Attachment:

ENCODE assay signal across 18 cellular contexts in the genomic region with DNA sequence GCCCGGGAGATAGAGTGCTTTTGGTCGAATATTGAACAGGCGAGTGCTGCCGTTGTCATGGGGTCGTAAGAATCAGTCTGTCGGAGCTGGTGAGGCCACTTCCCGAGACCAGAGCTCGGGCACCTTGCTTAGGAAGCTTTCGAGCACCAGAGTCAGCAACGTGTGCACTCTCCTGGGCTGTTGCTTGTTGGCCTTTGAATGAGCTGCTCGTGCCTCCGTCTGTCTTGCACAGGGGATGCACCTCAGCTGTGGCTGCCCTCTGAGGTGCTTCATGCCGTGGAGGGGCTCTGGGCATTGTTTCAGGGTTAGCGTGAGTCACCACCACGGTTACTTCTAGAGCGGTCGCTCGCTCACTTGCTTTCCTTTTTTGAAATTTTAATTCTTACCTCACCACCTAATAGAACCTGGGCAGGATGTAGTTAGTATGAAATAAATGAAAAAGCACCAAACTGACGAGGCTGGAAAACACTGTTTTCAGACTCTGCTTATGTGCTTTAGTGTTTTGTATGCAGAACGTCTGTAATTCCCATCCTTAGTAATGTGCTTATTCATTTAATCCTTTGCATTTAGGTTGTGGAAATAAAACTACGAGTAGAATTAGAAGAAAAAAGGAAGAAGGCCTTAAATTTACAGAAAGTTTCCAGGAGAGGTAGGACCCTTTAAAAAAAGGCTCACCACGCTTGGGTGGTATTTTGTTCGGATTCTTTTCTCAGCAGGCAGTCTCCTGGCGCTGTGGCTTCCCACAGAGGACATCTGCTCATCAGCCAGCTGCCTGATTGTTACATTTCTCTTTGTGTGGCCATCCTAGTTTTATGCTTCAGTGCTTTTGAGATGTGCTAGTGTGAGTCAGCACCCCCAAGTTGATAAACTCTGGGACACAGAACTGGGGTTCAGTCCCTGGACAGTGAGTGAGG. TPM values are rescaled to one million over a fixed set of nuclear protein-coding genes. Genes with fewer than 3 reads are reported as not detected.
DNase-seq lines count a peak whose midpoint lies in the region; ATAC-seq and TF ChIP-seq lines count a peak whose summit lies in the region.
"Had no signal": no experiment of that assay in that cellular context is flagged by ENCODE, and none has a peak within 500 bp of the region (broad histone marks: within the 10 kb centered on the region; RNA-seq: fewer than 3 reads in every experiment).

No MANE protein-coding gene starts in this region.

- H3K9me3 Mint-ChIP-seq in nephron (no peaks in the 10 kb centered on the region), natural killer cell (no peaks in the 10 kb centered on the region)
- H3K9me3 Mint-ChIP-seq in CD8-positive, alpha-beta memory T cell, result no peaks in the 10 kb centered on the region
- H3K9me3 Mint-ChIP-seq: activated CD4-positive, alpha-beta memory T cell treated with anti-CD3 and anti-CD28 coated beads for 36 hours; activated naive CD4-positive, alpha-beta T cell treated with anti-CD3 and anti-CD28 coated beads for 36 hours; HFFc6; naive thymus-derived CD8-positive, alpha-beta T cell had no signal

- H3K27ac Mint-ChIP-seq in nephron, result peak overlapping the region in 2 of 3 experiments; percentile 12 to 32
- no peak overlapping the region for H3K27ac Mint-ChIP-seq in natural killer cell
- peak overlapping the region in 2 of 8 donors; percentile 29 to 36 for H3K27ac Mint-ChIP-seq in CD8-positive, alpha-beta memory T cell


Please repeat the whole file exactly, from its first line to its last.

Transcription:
ENCODE assay signal across 18 cellular contexts in the genomic region with DNA sequence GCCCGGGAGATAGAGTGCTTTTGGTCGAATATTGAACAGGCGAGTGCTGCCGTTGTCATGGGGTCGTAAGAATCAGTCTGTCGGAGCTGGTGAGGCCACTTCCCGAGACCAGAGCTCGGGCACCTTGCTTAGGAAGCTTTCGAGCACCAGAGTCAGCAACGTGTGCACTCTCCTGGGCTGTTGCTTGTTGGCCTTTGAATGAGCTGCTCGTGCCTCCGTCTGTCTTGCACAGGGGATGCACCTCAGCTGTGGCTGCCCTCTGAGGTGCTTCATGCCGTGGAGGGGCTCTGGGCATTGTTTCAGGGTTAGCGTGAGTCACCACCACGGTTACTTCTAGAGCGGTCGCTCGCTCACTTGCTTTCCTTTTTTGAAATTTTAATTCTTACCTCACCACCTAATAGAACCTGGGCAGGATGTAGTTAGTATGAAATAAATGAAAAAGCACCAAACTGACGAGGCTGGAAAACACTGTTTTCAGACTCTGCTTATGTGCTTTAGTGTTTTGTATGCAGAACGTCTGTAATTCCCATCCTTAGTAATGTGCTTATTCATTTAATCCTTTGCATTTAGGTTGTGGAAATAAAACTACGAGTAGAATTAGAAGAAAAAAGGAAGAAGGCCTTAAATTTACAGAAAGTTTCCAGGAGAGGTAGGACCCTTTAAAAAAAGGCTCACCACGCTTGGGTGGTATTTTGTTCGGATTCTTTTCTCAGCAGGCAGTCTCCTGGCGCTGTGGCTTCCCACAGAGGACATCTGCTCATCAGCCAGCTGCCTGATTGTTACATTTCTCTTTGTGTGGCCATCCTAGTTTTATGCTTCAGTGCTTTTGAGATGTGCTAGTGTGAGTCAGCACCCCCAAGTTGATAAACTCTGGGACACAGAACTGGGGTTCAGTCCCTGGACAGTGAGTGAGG. TPM values are rescaled to one million over a fixed set of nuclear protein-coding genes. Genes with fewer than 3 reads are reported as not detected.
DNase-seq lines count a peak whose midpoint lies in the region; ATAC-seq and TF ChIP-seq lines count a peak whose summit lies in the region.
"Had no signal": no experiment of that assay in that cellular context is flagged by ENCODE, and none has a peak within 500 bp of the region (broad histone marks: within the 10 kb centered on the region; RNA-seq: fewer than 3 reads in every experiment).

No MANE protein-coding gene starts in this region.

- H3K9me3 Mint-ChIP-seq in nephron (no peaks in the 10 kb centered on the region), natural killer cell (no peaks in the 10 kb centered on the region)
- H3K9me3 Mint-ChIP-seq in CD8-positive, alpha-beta memory T cell, result no peaks in the 10 kb centered on the region
- H3K9me3 Mint-ChIP-seq: activated CD4-positive, alpha-beta memory T cell treated with anti-CD3 and anti-CD28 coated beads for 36 hours; activated naive CD4-positive, alpha-beta T cell treated with anti-CD3 and anti-CD28 coated beads for 36 hours; HFFc6; naive thymus-derived CD8-positive, alpha-beta T cell had no signal

- H3K27ac Mint-ChIP-seq in nephron, result peak overlapping the region in 2 of 3 experiments; percentile 12 to 32
- no peak overlapping the region for H3K27ac Mint-ChIP-seq in natural killer cell
- peak overlapping the region in 2 of 8 donors; percentile 29 to 36 for H3K27ac Mint-ChIP-seq in CD8-positive, alpha-beta memory T cell